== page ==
I get it.  People are hungry for good information from experienced gardeners.  I promise to keep
the posts coming.  If you are new to gardening, welcome.  If you are already an avid gardener
I look forward to swapping information with you.  I invite you to become a follower of this blog.
My promise to you is thoughtful commentary on the process of vegetable gardening, the vegetables
we grow and the food that we create with these vegetables.  My motto is "Vegetable gardening
for health and happiness".  I'm living it.  Come and join me.
All the best,
Greg

Wednesday, August 20, 2014

Early Blight on Tomatoes - Some strategies that have worked for me

In July of 2006 my wife and I returned from a week long vacation and discovered that all of our
tomato plants were suffering from some disease.  Needless to say, we were devastated.  Mother
Nature can be such a bitch.  As I always do, I got over it and went looking for some answers.
The following is a summary of my blight control program.
Early blight on San Marzano Plum Tomatoes

Spraying:
In the Fall I spray every bed in which I grew tomatoes with copper sulfide fungicide as well as next
year's tomato beds.  
In the early Spring I spray the same beds once again.
Two weeks after the plants go into the ground I begin spraying once a week, alternating between
copper sulfide and Oxidate (an oxidizing fungicide).

Pruning:
When the plants go into the ground I immediately prune off any branches or leaves touching the
ground and continue this practice throughout the growing season.  In addition, I pinch out any
and all suckers on determinate tomato plants.
Regarding indeterminate tomatoes, I employ a little different strategy.  First of all, I prune and train
the plants to be more two dimensional.  It's so much easier to do a thorough spraying.  As with the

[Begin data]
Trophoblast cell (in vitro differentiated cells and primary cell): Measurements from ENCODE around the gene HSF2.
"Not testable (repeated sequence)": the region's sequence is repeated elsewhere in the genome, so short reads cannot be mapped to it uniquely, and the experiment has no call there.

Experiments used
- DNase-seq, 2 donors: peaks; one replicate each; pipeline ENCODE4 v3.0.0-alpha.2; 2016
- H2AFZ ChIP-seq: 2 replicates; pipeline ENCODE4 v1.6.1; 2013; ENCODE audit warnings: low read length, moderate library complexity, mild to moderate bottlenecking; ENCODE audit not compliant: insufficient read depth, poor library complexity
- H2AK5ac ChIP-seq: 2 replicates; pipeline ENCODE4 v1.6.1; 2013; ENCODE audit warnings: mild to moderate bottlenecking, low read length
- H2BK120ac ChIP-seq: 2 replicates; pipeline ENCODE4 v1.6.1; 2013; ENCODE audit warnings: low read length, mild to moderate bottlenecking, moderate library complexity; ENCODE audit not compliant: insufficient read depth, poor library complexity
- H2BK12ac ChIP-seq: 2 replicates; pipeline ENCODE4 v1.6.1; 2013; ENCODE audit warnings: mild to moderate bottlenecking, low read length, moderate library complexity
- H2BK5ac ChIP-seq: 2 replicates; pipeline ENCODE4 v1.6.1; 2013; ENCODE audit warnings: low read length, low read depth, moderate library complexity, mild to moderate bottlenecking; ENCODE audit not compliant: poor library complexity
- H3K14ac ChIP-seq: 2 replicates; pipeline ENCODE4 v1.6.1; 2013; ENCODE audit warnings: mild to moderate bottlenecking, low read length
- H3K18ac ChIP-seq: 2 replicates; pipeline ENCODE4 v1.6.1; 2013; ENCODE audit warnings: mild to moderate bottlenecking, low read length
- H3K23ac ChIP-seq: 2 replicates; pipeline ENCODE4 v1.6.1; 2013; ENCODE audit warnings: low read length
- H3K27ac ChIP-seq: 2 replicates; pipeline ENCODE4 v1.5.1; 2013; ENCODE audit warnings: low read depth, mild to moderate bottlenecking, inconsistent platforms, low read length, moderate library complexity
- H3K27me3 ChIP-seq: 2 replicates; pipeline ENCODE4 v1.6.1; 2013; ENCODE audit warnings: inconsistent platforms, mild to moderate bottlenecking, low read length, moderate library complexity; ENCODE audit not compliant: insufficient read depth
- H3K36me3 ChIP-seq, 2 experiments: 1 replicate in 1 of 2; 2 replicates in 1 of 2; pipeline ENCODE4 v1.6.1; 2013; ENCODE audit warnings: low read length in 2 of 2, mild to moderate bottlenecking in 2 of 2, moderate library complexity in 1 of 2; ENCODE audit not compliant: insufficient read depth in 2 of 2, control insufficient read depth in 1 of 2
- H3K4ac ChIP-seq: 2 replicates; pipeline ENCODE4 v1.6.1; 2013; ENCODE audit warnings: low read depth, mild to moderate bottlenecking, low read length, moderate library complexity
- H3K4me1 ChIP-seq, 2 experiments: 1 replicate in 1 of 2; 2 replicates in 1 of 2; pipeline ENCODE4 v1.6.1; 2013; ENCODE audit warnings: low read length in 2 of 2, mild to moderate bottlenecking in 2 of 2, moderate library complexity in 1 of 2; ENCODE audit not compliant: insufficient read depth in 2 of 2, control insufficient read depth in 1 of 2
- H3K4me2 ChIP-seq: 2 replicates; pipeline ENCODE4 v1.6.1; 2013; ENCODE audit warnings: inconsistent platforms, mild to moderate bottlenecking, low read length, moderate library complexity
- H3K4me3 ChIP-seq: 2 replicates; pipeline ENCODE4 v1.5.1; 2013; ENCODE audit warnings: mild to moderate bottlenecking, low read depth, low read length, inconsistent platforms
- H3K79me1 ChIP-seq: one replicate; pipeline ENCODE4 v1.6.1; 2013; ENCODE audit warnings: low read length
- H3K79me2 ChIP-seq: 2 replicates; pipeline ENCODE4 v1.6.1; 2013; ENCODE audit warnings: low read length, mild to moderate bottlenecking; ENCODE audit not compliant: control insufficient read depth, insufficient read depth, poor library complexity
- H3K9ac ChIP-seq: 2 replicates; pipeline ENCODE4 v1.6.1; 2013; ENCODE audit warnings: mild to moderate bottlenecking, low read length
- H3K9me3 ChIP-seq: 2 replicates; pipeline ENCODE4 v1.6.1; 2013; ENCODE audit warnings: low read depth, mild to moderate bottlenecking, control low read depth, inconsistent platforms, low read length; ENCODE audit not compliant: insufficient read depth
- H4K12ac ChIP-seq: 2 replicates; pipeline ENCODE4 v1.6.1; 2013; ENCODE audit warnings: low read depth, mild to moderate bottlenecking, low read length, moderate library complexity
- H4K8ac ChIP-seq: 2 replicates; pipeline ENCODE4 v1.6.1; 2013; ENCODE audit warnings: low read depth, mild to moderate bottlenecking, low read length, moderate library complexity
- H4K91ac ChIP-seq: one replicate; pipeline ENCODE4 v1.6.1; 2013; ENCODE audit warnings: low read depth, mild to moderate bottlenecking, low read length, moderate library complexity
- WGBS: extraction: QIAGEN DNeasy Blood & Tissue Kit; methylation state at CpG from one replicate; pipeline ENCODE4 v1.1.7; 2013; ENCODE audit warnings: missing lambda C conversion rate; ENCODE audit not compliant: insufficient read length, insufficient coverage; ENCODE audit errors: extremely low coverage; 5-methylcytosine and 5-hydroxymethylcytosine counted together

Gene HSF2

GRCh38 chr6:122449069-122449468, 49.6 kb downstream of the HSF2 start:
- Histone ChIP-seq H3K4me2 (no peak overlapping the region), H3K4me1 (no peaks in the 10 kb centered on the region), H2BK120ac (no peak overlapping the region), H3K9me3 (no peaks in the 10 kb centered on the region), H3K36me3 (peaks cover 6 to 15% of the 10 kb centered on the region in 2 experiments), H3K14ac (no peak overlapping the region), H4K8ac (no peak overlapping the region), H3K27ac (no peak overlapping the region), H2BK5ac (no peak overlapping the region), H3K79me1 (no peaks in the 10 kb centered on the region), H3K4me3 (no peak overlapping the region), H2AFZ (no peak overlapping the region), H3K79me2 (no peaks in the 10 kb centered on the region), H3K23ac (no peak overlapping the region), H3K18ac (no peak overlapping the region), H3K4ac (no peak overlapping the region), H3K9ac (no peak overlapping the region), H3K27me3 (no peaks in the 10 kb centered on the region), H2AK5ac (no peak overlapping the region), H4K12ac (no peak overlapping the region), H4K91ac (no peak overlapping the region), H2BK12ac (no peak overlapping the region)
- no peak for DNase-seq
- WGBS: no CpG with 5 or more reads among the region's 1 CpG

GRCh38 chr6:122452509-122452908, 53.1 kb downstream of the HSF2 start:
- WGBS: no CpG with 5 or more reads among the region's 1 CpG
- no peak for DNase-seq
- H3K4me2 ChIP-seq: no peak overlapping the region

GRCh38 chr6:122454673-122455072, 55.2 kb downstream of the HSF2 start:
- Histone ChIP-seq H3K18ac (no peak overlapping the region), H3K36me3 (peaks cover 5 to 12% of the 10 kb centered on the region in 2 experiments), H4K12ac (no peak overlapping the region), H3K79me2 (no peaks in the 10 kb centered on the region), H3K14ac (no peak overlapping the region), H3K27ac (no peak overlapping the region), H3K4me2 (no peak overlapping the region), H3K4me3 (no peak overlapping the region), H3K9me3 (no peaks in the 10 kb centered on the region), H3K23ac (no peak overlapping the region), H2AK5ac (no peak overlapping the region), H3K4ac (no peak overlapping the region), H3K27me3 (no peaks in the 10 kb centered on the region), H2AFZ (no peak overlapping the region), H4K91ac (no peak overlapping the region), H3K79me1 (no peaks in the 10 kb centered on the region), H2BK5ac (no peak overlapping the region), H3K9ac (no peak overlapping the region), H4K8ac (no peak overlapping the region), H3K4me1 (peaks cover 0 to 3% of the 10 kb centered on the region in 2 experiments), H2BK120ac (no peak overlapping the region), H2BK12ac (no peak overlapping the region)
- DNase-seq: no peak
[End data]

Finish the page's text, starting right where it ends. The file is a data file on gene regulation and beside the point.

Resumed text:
determinate tomatoes I prune anything that touches the ground.  In addition, I only allow the main
leader and two suckers to grow (one on each side of the main leader).  I use a trellis system consisting
of heavy duty steel fence posts driven into the ground.  I attach horizontal bars made up of fir or cedar
1 x 4's attached to the fence posts with nuts and bolts or bolts with cotter pins (my favorite).
I attach stainless steel screws to the 1 x 4's every 6 inches.  They are driven in part way.

I then zigzag tomato twine (available for Johnny's Selected Seeds) top to bottom.  I can then attach
the tomato plants to the twine using tomato clips.  I love this system because it allows me to easily
keep track of each plant's growth and to find and eliminate suckers as they emerge.  A neater, more
well groomed tomato plant is much easier to cope with if it should get the blight.  I will cut off the
diseased branches before spraying.   See my earlier post "Tomatoes, the First Pruning".

Plant Selection:
I have observed that some of my tomato plants seem to be more resistant to Early Blight than
others.  This year I tried growing "Nebraska Wedding" tomatoes for the first time.  They are
remarkably blight resistant.  In addition, BHN-624, a hybrid cherry tomato has shown above
average blight tolerance.

One final thought:
My mindset is one of managing the problem.  I expect to get Early Blight so I'm ready when
it occurs.

All the best,
Greg



Monday, August 18, 2014

SOME NOTES ON TOMATOES

I've been vegetable gardening for 28 years.  One of my greatest frustrations has been the
relatively short season for tomatoes.  In the past, I could count on eating my first ripe tomatoes
sometime in July.  The last of the tomatoes would depend on the timing of the killing frost in
October.

Last season I experimented with two varieties of storage tomato: "Long Keeper" and
"Golden Treasure".  The Long Keepers did not keep very well and had an off taste that
didn't win any advocates in my family.  However, the Golden Treasure tomatoes kept
very well and actually tasted reasonably good.  "How well did they Keep?" you ask.
We served them in a salad on Christmas Day.  Now that's what I call a keeper.

This year, I was looking to extend the season in the other direction.  I started an early
variety called "Glacier" even earlier than normal.  Having a "sun shed" helped nurture
the young plants.  The seedlings where planted out in the garden on May 1, four weeks
early.  I set up a low plastic tunnel for the first three weeks to protect the tender plants
from frost.  

At every step along the way the Glacier tomatoes responded well.  The end result was
ripe tomatoes on June 8, 2014.  I'm a happy guy.

Glacier Tomatoes in June

Speaking of low tunnels, I came up with an innovative way to use my galvanized hoops.
I overlapped the four foot diameter hoops and lashed them together so that I could
support a row of low growing (determinate) tomatoes.  It has worked out fine and looks
great.
Low tunnel hoops put to work supporting tomatoes